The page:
It looks like a standardized test question: Is the sum of two numbers on the left or the single number on the right larger?
Rhesus macaques that have been trained to associate numerical values with symbols can get the answer right, even if they haven’t passed a math class.
The finding doesn’t just reveal a hidden talent of the animals—it also helps show how the mammalian brain encodes the values of numbers.
Previous research has shown that chimpanzees can add single-digit numbers. But scientists haven’t explained exactly how, in the human or the monkey brain, numbers are being represented or this addition is being carried out. Now, a new study helps begin to answer those questions.
Neurobiologist Margaret Livingstone of Harvard Medical School in Boston and her colleagues had already taught three rhesus macaques (Macaca mulatta) in the lab to associate the Arabic numbers 0 through 9 and 15 select letters with the values zero through 25. When given the choice between two symbols, monkeys reliably chose the larger to get a correspondingly larger number of droplets of water, apple juice, or orange soda as a reward.
To test whether the monkeys could add these values, the researchers began giving them a choice between a sum and a single symbol rather than two single symbols. Within 4 months, the monkeys had learned how the task worked and were able to effectively add two symbols and compare the sum to a third, single symbol.
To ensure that the monkeys hadn’t simply memorized every possible combination of symbols and associated a value with the combination—this wouldn’t be true addition—Livingstone’s team next taught the animals an entirely new set of symbols —Tetris-like blocks rather than letters and numbers. With the new symbols, the monkeys were again able to add—this time calculating the value of combinations they’d never seen before and confirming the ability to do basic addition, the team reports online today in the Proceedings of the National Academy of Sciences.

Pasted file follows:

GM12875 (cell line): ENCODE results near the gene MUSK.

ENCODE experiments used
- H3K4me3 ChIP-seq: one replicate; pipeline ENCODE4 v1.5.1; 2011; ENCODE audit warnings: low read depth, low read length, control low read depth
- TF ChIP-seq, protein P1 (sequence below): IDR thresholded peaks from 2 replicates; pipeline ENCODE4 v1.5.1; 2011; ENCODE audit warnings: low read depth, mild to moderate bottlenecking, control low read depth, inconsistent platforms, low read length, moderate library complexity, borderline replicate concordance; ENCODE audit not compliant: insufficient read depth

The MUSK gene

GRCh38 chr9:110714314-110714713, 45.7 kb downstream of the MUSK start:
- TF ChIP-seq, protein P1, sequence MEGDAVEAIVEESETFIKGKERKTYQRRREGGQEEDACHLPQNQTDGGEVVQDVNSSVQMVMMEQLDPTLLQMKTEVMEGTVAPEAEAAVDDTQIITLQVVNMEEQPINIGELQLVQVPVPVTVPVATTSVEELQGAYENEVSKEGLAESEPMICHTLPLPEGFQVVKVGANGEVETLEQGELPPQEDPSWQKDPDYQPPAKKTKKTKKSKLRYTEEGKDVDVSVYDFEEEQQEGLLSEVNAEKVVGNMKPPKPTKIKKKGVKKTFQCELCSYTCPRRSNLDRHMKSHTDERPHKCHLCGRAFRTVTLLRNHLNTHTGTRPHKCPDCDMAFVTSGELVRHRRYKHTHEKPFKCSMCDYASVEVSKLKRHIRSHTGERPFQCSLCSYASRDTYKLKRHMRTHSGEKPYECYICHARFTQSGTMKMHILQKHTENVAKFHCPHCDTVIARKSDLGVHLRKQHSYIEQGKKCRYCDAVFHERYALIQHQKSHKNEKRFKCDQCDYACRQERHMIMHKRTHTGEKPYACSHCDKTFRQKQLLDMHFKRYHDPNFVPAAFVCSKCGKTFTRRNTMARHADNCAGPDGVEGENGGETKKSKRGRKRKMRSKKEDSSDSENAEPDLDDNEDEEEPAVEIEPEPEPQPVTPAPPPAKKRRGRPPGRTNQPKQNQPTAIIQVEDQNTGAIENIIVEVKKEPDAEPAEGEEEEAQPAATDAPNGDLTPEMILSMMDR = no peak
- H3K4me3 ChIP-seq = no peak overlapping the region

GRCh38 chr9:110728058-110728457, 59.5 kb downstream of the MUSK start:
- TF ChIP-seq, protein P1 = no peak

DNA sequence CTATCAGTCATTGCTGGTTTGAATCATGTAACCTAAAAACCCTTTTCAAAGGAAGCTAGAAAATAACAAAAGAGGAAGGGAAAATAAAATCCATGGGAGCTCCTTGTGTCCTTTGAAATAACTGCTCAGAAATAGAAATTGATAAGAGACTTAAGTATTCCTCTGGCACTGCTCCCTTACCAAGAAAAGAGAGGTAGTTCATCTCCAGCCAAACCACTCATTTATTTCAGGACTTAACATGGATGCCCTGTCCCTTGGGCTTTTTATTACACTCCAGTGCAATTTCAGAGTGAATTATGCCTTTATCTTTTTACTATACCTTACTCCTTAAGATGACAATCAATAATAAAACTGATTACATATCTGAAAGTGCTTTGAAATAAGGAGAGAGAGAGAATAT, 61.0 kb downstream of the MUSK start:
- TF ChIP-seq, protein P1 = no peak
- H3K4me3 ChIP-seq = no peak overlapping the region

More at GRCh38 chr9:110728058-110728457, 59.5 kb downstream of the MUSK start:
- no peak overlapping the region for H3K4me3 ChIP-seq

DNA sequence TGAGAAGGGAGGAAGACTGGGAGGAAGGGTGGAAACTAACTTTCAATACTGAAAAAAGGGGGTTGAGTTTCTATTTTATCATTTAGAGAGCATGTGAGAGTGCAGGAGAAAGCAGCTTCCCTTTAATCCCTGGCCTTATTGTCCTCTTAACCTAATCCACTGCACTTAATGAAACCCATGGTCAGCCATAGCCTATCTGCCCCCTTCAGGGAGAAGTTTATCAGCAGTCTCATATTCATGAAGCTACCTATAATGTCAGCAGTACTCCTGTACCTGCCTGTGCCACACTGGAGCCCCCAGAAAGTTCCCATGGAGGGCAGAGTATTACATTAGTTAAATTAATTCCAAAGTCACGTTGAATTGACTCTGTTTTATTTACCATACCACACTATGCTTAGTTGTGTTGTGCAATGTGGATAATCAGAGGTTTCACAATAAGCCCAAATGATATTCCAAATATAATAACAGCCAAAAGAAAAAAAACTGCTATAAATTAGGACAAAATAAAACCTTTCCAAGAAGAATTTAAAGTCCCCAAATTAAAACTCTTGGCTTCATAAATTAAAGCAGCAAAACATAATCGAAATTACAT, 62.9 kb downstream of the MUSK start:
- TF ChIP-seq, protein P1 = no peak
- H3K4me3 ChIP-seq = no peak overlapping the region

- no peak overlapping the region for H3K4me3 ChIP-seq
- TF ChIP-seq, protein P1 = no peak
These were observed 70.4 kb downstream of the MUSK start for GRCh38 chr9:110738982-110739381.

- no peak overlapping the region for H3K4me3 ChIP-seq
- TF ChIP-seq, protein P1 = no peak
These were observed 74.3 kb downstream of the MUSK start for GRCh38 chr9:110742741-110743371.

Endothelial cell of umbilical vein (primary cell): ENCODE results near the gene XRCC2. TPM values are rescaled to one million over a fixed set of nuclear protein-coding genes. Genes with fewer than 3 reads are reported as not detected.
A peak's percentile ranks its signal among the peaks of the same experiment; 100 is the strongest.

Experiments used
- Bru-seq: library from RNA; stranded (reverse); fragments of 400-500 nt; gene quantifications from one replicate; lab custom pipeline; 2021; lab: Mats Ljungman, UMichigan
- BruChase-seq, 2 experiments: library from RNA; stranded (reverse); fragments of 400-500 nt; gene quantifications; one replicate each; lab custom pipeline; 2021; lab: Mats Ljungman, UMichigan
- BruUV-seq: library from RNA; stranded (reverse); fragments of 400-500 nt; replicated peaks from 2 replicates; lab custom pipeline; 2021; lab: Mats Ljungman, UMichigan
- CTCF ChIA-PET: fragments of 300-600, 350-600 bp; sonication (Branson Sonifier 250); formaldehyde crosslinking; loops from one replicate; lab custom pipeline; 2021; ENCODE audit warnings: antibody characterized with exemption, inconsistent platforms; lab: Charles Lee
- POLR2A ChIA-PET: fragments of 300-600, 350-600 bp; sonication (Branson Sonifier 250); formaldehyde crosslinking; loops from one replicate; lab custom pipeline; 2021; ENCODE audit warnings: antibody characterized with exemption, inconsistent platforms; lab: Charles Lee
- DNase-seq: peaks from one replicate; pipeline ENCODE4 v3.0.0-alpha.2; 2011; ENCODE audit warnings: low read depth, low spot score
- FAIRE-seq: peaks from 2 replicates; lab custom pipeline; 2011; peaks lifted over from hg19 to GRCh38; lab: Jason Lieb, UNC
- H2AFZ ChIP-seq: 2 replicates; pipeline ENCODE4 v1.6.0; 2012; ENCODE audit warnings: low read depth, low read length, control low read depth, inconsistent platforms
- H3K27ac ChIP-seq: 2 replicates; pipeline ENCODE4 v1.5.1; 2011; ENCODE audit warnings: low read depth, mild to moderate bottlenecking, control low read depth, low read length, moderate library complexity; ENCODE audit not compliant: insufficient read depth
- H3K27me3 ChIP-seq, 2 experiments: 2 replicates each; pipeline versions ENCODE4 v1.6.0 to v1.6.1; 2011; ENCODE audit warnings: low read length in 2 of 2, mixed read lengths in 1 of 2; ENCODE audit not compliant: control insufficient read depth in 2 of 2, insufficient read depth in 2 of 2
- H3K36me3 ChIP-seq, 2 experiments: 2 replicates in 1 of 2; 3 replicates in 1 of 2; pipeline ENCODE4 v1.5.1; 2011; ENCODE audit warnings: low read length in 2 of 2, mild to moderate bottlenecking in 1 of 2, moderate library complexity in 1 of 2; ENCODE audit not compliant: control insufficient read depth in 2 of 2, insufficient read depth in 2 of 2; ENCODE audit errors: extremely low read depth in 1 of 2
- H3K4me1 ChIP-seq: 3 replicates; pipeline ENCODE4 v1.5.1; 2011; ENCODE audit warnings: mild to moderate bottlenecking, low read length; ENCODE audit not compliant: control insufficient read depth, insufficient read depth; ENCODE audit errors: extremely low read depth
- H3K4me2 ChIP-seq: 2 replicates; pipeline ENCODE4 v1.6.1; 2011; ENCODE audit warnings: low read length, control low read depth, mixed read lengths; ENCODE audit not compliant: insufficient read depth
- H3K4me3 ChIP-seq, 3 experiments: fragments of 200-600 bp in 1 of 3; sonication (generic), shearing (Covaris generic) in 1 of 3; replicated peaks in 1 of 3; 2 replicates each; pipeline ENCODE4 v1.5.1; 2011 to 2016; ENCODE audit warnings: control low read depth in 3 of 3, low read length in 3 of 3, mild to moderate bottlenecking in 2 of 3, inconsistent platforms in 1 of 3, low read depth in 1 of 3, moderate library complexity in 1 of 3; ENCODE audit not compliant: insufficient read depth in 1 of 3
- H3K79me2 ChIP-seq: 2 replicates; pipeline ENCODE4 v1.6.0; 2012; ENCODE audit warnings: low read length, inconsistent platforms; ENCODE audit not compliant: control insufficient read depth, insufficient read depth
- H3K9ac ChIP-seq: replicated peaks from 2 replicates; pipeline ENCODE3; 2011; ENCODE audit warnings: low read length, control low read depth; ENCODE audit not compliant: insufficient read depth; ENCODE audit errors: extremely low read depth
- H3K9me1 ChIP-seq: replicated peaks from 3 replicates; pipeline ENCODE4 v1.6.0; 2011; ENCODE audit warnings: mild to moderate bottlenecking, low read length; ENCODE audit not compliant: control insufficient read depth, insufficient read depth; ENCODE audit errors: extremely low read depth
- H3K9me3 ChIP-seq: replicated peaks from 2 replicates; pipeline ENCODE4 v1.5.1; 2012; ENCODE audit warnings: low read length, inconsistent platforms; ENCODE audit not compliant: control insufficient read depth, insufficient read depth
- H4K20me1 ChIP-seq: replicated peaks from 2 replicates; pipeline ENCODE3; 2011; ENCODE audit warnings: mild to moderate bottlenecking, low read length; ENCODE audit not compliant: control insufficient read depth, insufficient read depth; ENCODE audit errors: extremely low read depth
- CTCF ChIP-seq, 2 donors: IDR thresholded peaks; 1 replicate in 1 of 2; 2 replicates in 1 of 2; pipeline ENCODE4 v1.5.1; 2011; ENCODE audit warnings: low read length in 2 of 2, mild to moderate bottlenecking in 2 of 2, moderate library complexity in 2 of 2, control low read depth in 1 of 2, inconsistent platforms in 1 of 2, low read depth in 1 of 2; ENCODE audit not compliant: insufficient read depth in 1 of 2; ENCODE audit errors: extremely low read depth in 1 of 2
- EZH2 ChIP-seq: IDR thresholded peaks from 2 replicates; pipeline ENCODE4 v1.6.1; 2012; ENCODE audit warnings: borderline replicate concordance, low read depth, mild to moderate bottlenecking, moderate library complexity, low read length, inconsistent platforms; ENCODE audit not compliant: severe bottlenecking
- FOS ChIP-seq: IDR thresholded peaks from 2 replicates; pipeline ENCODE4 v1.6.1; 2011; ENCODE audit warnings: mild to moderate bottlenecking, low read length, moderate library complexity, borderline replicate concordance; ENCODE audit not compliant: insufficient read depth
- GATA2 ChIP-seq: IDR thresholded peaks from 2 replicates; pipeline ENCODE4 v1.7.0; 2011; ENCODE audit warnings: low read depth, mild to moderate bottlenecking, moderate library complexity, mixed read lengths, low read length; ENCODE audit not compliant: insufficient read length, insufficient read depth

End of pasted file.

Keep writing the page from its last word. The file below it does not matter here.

But when Livingstone and colleagues started analyzing the data in more detail—they had the results of hundreds of tests per day for months on end—they realized that the monkeys weren’t 100% accurate. They tended to underestimate a sum compared with a single symbol when the two were close in value—sometimes choosing, for example, a 13 over the sum of eight and six. The underestimation was systematic—when adding two numbers, the monkeys always paid attention to the larger of the two, and then added only a fraction of the smaller number to it.
The monkeys’ systematic errors argue against one theory of how the mammalian brain processes numbers. “What they’re doing is paying more attention to the big number than the little one,” Livingstone explains.
But the altered values weren’t tied intrinsically to the symbols. If eight was the larger of two numbers in a sum, then its full value was considered, but if it was being added to a larger number, its value was diminished. One prevailing theory on number representation—dubbed logarithmic encoding—had proposed that the brain always underestimates the value of larger numbers in a systematic and unchangeable way. In such a case, the value of eight wouldn’t vary based on the situation as Livingstone observed.
“They’ve shown that it’s very unlikely that there’s some kind of logarithmic encoding of numbers,” says psychologist David Burr of the University of Florence in Italy, who was not involved in the new work. Further research on how humans and monkeys estimate the value of numbers, and how this plays a role in the brain’s ability to add two values, could shed light on dyscalculia—a human learning disability specific to mathematics. Children with dyscalculia often have trouble not only adding numbers, but quickly guessing how many objects are in a group. Together with the new results on rhesus macaques, this suggests that estimating values is key to the ability to add.
“Being able to estimate obviously has survival value; you want to be able to glance up and see how many lions are about to attack you,” Burr says. “The remaining goal is developing a model to explain how that happens in the brain.”
This story has been provided by AAAS, the non-profit science
society, and its international journal, Science.